Humana ranked No. 1 out of 16 companies in the Health Care Providers category and No. 11 out of 890 companies overall. Humana has topped the Health Care Providers category in the JUST 100 each of the three years Forbes and JUST Capital have produced the rankings.

“At Humana, we’re fortunate to have so many employees who care so much about helping people live healthier lives,” said Bruce Broussard, Humana President and Chief Executive Officer. “This commitment to people’s health is what motivates so much of our work at Humana, and I’m sure it’s the main reason people view our company as a trusted corporate citizen. As we continue to grow the care-delivery part of our business, it means a lot to us to be recognized as America’s most just health care provider.”

The JUST Capital rankings encompass the largest publicly traded companies in the U.S., and are based on one of the most comprehensive surveys ever conducted on public attitudes toward corporate behavior – involving 9,000 American respondents in 2018 and more than 81,000 over the past four years.

“Trust in our institutions is more important than ever right now. The JUST 100 recognizes companies that are doing right within society,” said Forbes Chief Content Officer Randall Lane. “The rankings help companies gauge their progress on benchmarks that go far beyond quarterly earnings.”

To create the JUST 100, Forbes asked survey respondents what they want companies to focus on, and how companies should prioritize the following aspects of business behavior: worker treatment, customer treatment, quality of products, environmental impact, community engagement, job creation, management leadership, and shareholder treatment.

The new JUST 100 List will appear in the December issue of Forbes magazine and is currently available online here.

To learn more about Humana’s corporate citizenship efforts, read the company’s 2016-2017 Corporate Social Responsibility Report, which was published in August 2018.

Read Full Article

Thanks to the generous support of the San Antonio community, the “March Out Hunger” food drive collected close to 94,000 pounds of food to help combat food insecurity in our military and veterans community.

The food drive was hosted by the Veterans of Foreign Wars of the U.S. VFW Texas District 20; Humana, a leading health and well-being company; and the San Antonio Food Bank.

Food insecurity is defined as a lack of consistent access to enough food for an active, healthy life. In the United States, food insecurity affects 1 in 8 people.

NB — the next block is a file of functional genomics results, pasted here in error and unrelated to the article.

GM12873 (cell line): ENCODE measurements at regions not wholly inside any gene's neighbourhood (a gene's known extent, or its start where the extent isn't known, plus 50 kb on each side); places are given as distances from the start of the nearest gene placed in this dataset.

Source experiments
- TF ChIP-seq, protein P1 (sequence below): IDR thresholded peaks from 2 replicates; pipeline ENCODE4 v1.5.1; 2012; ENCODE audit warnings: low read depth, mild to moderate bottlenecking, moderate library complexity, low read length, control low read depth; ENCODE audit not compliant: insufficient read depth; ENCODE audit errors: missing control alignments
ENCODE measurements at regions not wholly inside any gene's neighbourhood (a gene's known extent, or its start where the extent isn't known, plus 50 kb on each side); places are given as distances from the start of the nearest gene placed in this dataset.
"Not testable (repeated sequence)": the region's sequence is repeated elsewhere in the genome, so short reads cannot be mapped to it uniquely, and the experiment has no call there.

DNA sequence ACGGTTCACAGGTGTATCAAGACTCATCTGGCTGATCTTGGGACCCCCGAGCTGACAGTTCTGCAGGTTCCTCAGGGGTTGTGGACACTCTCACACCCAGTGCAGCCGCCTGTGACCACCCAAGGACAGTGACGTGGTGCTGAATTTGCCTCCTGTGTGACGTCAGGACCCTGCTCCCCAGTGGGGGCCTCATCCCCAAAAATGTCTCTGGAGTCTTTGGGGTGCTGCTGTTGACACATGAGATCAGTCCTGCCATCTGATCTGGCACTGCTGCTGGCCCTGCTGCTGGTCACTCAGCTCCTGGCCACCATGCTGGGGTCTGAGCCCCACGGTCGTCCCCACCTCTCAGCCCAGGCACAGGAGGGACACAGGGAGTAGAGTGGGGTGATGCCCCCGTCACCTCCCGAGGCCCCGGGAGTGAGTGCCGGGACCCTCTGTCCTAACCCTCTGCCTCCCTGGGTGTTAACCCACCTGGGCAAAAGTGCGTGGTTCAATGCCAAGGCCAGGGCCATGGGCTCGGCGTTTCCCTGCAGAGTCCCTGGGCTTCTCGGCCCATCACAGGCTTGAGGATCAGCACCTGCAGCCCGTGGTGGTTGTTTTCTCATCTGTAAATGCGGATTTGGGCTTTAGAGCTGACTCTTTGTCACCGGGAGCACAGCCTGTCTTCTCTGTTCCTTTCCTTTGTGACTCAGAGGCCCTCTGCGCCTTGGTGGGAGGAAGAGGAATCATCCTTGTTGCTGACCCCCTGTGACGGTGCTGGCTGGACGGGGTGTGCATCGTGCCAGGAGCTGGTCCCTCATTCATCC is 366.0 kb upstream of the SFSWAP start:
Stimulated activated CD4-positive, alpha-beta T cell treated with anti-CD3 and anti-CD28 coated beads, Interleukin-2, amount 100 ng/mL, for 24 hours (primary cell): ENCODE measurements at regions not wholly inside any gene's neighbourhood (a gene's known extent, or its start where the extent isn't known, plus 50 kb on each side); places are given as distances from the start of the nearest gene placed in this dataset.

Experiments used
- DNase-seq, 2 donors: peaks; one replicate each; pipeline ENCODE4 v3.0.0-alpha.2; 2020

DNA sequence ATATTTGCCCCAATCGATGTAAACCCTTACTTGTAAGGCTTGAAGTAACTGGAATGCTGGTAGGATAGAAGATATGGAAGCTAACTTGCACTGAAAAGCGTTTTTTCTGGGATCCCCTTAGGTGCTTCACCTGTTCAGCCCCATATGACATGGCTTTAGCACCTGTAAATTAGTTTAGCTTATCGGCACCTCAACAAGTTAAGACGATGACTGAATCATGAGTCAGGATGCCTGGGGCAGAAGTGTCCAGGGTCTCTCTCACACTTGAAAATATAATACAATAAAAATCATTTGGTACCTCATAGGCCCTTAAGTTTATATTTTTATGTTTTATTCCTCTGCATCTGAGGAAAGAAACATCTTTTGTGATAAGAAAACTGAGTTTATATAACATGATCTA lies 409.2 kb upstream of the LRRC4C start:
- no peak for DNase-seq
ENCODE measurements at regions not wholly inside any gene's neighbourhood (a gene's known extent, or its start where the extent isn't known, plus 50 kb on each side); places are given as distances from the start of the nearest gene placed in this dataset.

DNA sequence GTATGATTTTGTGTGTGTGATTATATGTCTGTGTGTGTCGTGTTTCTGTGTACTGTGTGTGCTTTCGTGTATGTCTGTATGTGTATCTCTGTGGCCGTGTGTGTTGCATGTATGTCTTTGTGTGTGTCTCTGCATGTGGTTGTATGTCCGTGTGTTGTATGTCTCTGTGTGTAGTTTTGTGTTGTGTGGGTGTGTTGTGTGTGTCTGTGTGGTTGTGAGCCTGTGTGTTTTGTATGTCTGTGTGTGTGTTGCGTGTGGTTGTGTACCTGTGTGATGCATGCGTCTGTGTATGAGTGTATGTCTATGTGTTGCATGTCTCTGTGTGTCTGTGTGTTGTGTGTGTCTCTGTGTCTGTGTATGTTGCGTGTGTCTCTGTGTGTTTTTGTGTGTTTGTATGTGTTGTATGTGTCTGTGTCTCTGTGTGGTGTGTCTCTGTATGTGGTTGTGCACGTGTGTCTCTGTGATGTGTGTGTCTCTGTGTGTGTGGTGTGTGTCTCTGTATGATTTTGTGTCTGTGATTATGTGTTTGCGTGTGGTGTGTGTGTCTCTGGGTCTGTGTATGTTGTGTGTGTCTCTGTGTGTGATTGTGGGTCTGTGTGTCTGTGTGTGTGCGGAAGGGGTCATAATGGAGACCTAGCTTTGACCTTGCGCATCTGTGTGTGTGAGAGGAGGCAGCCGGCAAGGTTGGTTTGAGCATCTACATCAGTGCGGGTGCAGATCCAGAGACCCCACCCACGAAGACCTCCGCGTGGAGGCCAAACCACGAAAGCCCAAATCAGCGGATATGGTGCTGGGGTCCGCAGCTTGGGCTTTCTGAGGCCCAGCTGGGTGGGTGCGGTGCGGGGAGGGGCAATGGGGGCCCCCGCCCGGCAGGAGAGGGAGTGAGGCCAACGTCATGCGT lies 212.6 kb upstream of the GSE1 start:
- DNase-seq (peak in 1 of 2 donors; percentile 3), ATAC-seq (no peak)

The two-month long food drive aimed to bring awareness to the fact that 1 in 5 households served by a local food bank has at least one member who has served, or is currently serving, in the U.S. military.

“When we think of our military and veteran community, we don’t often think of hunger or food insecurity,” said Bill White, Texas Medicare President for Humana. “As part of our Bold Goal work to make San Antonio 20 percent healthier by 2020, Humana was able to partner the VFW and the San Antonio Food Bank together to impact food insecurity locally. It’s partnerships like this that will help improve the health and well-being of San Antonians.”

The food drive also included a Veterans Resource Fair hosted on Nov. 17 at the San Antonio Food Bank and a rucksack march during the San Antonio Rock ‘n’ Roll Marathon Series on Dec. 2. Rucksack march participants carried 35 pounds of food in a backpack for 1.3 miles to bring awareness to food insecurity.

“At the San Antonio Food Bank, food donations are critical to the ongoing mission of collecting and redistributing food to individual and families who do not know where their next meals are coming from. The veteran population has a definite need and this program is assisting our network of partners to serve 58,000 meals weekly,” said Eric Cooper, President and CEO of the San Antonio Food Bank.

“Earlier this year I was shocked and saddened to discover the impact food insecurity has on America’s veterans, and I knew the VFW had to step up and fight this disheartening injustice,” said VFW National Commander B.J. Lawrence. “No one should be food insecure – especially our veterans – and we’re honored to work alongside Humana and community champions like the San Antonio Food Bank to help do our part in this important initiative.”

Earlier this year, Humana partnered with Feeding America (the national network of regional food banks) to stage a series of events throughout the year that will drive food donations and raise awareness of food insecurity with a focus on helping veterans. In addition, Humana is a national affiliate partner of the VFW.

Read Full Article